It was in fact an Easter egg hunt that recently drew attention to Cadbury
. What had caused the stir – even reaching Prime Minister Theresa May – was the fact that Cadbury, which belongs to the Mondelez Group, had downgraded the Easter egg hunt to a simple egg hunt. The first one to express public irritation was the Archbishop of York, and his words were soon followed by an official statement from the Church of England. Finally, it was the Prime Minister herself – the daughter of a vicar – who expressed indignation on TV.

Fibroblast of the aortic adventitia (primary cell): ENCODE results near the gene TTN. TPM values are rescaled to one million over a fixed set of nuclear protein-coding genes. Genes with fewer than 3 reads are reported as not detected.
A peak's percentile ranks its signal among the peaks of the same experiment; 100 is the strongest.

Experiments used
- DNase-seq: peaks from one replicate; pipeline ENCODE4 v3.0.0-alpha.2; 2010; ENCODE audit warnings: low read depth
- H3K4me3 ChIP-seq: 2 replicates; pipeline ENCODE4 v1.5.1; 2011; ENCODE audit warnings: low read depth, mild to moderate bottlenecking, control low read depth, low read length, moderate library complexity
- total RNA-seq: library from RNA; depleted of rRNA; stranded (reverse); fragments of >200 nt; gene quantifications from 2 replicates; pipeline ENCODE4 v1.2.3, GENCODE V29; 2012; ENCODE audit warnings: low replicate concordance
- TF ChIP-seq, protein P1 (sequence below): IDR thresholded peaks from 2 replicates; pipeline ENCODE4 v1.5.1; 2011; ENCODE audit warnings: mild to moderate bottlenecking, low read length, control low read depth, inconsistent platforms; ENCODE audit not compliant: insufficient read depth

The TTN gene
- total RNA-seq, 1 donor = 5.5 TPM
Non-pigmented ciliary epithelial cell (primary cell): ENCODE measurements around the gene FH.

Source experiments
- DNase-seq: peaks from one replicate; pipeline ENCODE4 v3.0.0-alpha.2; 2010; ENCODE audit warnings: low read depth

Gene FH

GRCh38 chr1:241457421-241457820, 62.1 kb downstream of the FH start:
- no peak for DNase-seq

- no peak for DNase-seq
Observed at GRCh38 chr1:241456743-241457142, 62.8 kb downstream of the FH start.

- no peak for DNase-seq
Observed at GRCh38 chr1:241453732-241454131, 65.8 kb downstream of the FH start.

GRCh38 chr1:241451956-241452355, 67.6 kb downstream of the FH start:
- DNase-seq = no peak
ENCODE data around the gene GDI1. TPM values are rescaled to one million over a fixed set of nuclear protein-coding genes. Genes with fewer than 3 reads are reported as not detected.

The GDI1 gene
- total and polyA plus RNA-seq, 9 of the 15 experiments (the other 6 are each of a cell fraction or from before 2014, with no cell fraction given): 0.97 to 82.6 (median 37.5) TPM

Cadbury has sponsored over 300 traditional egg hunts throughout the country for 10 years now. Year on year, they are held at National Trust stately homes. The National Trust, however, rejected such allegations and pointed out that the word Easter did in fact feature on its website. Cadbury had already hit the headlines a year ago because its confectionery packaging no longer mentioned Easter eggs, but simply called them eggs. Reacting to accusations from irate customers, Cadbury explained that the word Easter could still be found on the reverse of the packaging. They also pointed out that the packaging design was sufficiently Easter-like, so that everyone, including children, could easily associate the products with this most important Christian festival.